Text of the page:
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Marketing for Introverts – Part 3


By Donna Schlachter

Reaching Readers without Leaving Your House


Back in the day, newsletters were printed, folded (or stuffed in an envelope), hand-addressed, and mailed to recipients. “Desktop Publishing” was a term bandied about when computers got involved, instead of mimeograph machines. And now, most newsletters are digital. Unless a recipient chooses to print it out so they can read it away from their computer, not a single tree suffers.

Which is really ingenious. No more having to take our own photos—we can simply search sites such as for free stock images (always attributing the source, of course). We can vary the fonts, choose templates from our web host’s online marketing/email marketing module, or employ other sources, such as MailChimp, Brevo, Campaign Monitor, and more. We can choose the options we want, the colors, designs, and templates we prefer, and pull together a newsletter in under two hours.

So why would we want to invest even that much time in an email that lands in the recipient’s Inbox? Because, as writers and human beings, we like to connect. We like to share. We like to talk up books we enjoy, vacation spots on our bucket list, and recipes we use over and over again.

For writers of any genre, a newsletter helps you stay in touch with your readers. You have the opportunity to share a little about yourself, in exchange for their time. You can let them see your reading list, your writing process, your flowers or puppy or kitten. Readers love to feel like they know the folks writing the books they love.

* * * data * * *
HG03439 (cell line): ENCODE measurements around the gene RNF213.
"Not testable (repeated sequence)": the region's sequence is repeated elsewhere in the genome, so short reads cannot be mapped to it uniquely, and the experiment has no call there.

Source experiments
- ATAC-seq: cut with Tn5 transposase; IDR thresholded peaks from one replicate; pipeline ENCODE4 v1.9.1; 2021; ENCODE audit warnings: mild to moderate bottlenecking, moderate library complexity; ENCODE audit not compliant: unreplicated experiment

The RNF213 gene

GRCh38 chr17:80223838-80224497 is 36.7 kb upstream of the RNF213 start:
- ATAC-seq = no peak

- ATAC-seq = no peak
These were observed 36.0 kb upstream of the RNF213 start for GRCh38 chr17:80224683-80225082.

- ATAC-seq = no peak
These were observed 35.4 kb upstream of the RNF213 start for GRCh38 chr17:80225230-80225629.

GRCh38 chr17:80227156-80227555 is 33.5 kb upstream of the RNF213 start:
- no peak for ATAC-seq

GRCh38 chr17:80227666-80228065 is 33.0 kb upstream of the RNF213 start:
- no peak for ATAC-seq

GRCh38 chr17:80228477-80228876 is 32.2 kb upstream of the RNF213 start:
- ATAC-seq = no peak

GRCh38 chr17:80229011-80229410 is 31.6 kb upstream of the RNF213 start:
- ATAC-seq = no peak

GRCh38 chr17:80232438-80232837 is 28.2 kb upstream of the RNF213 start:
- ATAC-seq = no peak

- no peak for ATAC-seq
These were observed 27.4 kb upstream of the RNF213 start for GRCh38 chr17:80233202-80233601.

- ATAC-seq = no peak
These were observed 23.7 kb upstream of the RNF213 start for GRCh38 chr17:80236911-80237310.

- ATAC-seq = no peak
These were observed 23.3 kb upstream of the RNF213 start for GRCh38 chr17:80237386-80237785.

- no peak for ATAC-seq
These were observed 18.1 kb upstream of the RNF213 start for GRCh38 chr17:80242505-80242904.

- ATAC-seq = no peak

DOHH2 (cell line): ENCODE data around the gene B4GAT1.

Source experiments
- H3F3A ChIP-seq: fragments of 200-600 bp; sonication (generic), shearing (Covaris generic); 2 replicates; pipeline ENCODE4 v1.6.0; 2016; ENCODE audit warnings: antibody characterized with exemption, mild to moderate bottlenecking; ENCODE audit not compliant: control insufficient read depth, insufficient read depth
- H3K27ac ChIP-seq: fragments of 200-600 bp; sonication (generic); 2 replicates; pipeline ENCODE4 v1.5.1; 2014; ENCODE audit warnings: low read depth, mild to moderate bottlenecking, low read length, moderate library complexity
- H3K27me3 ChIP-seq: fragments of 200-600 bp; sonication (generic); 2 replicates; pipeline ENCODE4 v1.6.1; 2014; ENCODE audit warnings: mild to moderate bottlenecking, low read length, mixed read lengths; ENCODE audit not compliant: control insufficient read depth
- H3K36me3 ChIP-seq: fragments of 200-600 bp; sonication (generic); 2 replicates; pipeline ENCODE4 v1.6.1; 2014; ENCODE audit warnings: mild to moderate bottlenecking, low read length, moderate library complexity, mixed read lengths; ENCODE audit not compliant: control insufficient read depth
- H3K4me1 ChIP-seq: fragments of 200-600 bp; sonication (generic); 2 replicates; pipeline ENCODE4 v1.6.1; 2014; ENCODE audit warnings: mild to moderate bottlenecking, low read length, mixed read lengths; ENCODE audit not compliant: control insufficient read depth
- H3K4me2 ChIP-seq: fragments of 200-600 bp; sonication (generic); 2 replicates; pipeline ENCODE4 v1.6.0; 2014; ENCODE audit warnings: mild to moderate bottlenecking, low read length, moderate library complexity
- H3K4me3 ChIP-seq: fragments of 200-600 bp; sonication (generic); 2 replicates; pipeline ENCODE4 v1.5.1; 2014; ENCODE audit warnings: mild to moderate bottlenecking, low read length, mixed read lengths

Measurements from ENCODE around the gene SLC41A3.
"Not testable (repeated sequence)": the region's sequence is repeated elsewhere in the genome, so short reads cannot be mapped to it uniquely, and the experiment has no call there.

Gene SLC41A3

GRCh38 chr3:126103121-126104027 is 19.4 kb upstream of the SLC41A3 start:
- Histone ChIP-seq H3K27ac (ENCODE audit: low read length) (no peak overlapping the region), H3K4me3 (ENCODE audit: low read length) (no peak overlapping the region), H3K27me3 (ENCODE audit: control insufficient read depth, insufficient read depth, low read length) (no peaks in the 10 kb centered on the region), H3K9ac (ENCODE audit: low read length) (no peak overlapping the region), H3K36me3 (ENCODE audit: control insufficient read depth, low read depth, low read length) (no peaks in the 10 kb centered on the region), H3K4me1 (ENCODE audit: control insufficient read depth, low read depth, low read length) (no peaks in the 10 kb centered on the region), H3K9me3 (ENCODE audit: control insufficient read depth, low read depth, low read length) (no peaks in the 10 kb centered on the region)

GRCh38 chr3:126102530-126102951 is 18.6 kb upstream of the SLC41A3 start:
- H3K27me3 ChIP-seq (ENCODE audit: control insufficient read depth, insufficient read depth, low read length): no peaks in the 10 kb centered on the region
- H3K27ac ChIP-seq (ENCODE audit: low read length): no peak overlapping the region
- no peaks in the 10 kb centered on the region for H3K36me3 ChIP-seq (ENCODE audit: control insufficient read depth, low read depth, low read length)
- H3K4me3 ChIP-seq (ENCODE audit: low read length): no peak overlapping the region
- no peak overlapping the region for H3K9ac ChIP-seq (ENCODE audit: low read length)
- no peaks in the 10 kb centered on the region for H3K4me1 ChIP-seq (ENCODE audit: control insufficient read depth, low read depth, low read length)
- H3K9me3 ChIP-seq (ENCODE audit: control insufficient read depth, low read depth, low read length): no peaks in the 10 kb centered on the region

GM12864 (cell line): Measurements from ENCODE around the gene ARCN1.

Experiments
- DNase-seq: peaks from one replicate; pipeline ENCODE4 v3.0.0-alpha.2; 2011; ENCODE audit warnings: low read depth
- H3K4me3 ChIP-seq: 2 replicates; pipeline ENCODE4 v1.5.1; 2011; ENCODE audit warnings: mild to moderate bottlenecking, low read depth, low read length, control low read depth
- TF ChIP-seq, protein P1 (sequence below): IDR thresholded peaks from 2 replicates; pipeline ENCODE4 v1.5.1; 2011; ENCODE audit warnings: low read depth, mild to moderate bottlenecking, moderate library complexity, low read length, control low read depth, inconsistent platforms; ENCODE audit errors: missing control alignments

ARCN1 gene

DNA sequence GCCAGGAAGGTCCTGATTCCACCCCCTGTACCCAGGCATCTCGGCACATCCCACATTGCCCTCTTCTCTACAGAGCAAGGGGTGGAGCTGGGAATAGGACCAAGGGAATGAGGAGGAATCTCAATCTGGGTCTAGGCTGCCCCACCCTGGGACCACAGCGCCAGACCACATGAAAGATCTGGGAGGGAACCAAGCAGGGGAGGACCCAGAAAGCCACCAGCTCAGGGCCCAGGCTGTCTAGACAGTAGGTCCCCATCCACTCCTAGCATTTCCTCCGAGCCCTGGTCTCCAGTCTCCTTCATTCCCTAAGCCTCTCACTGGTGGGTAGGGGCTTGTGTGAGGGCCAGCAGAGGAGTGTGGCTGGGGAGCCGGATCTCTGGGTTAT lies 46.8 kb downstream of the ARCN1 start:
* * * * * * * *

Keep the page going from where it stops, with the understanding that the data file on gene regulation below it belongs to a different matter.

Newsletters also let you promote other authors’ books. I realized early on that I couldn’t write fast enough to keep my readers satisfied, so I decided that promoting other authors would give my readers something to do until my next release. That sense of non-competition is good for me. You can reach down into your readers’ lives, too, by giving them the opportunity to participate in some way with your books. Street Teams are great for that. I make sure to include an invitation to receive free ebooks in exchange for reviews, for hosting me on their blog, for talking the book up on their social media platform, or chatting up their local librarian or book club organizer about my book.

Birthday Clubs are another way to thank readers for sharing with you. I send a small gift in a card during their birthday month. For example, signed bookmarks, magnetic bookmarks, earrings (I make those), small notepads (I buy them in museum gift stores), and so on. I try to keep the gift at less than $1 or so, but the price is up to you.

Hosting a Question of the Month is a favorite, too. I ask the question, usually in relation to the month itself, and draw randomly for a free ebook. I have also asked for a recipe, then compiled the responses into a PDF document, sharing the link the following month. I make certain to attribute the recipe to the sender (First Name, First Initial of last name, and town/state). Folks love to see their words in print. And I have another Freebie for my website, and I drive more traffic to the website as contributors and other readers download the document.